Insights

    Contents

    THE FLOUR OF KNOWLEDGE

    "He made the Menorah... its cups, its knobs and its flowers..." (37:17)

    When describing the menorah's decorations, the Torah never varies from the order "its cups, its knobs and its flowers." It never starts by talking about its flowers first. Why?

    The human mind has three stages of development. In our youth, we spend most of our mental energy assimilating new information. The mind of a child starts off as an empty page. Until he can fill it with information, he cannot make intelligent assessments. His memory-banks must be full of information like a cup whose whole essence is to contain. The cups of the menorah represent this idea.

    Then comes the second stage. A stage where we go inside ourselves. We use the power of the mind to detach itself from the outside world in order to process the information that we have gathered. To think. This is represented by the menorah's round knobs, symbolizing the mind separating itself from the outside to process what it has already imbibed. The word concentrate in English has this implication: We con-centrate -- we encircle ourselves in thought, with thought, and detach from the outer world.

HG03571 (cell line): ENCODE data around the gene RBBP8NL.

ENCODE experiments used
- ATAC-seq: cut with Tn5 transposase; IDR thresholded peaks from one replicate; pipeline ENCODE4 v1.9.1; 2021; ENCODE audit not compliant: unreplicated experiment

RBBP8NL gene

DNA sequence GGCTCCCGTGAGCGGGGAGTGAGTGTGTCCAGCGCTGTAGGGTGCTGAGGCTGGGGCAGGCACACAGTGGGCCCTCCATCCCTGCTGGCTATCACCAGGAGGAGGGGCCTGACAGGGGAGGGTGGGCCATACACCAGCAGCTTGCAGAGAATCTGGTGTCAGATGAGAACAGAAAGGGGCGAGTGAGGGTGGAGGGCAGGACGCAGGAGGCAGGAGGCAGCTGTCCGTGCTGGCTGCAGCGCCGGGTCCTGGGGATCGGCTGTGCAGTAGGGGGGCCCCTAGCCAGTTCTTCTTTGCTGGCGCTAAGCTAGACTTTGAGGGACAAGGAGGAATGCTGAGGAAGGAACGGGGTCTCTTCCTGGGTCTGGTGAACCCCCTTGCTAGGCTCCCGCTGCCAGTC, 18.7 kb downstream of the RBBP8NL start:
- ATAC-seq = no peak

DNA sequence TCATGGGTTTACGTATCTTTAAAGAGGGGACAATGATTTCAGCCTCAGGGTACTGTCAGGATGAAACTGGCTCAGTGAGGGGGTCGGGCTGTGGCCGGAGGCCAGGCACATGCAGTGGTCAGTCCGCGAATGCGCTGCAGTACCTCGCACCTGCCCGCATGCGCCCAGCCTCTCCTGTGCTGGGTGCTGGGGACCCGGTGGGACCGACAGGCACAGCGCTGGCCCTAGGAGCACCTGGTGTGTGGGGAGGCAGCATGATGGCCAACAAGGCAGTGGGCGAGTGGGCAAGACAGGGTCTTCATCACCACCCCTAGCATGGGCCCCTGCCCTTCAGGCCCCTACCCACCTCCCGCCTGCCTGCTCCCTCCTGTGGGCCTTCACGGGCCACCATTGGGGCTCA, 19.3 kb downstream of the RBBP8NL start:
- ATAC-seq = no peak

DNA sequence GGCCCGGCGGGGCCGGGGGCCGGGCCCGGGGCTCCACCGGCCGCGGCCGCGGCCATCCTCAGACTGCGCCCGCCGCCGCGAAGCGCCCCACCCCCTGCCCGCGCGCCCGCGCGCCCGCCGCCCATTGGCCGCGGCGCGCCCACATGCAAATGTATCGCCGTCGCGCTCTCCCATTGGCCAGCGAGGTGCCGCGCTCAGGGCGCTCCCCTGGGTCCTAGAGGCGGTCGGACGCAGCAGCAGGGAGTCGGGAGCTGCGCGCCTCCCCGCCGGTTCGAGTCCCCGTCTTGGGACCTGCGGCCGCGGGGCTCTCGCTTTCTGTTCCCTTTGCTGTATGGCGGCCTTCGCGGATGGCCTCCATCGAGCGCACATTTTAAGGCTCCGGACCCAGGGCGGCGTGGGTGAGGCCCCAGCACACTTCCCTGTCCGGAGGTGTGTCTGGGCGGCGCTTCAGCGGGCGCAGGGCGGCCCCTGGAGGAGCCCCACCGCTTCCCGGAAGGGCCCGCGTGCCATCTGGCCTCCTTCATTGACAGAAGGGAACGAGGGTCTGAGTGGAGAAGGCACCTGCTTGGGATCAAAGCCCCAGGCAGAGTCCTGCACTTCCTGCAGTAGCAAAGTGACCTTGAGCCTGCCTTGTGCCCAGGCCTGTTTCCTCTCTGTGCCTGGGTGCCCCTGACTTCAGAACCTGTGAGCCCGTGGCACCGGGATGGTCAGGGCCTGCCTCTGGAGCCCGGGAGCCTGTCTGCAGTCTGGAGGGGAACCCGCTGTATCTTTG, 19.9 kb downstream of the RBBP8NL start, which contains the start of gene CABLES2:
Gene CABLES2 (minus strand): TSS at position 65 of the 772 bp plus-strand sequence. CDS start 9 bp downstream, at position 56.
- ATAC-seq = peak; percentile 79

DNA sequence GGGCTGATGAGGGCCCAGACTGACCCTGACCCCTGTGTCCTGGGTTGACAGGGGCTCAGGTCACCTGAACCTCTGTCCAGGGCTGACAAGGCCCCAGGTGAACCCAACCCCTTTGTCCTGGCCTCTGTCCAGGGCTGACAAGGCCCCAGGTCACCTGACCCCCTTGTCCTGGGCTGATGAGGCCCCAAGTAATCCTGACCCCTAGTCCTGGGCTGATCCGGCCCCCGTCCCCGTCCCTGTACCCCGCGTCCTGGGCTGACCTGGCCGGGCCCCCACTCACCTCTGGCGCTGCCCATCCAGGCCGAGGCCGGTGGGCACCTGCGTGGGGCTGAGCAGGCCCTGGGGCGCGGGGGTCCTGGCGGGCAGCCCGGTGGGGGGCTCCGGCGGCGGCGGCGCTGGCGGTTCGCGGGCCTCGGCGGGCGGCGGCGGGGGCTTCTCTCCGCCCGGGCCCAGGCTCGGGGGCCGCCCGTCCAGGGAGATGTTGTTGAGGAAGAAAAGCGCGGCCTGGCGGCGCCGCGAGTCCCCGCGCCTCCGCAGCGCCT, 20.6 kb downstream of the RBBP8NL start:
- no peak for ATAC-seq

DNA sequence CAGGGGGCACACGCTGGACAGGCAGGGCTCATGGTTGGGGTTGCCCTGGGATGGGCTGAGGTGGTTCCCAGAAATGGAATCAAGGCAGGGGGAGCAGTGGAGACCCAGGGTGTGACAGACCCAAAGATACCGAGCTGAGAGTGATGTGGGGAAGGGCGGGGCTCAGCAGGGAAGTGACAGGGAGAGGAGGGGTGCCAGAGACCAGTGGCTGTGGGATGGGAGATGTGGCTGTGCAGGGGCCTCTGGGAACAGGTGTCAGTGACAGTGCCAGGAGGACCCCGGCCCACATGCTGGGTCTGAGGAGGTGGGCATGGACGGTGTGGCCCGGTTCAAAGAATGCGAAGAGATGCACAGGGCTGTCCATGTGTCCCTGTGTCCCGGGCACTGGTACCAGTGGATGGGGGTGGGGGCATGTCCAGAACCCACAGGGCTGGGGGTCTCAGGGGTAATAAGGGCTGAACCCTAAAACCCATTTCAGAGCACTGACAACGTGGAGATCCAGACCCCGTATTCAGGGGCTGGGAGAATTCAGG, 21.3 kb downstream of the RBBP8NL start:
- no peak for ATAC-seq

However, this stage can only take place after we have amassed much information. As King Solomon says in Proverbs: "Go to the ant, lazy one!" Like an ant, first you have to gather information, only then can you extrapolate. This is the explanation of the saying in Ethics of the Fathers, "If there's no flour, there's no Torah:" If you don't possess a lot of information, the flour of knowledge, you will have very little to grind. And what you do grind will be of poor quality.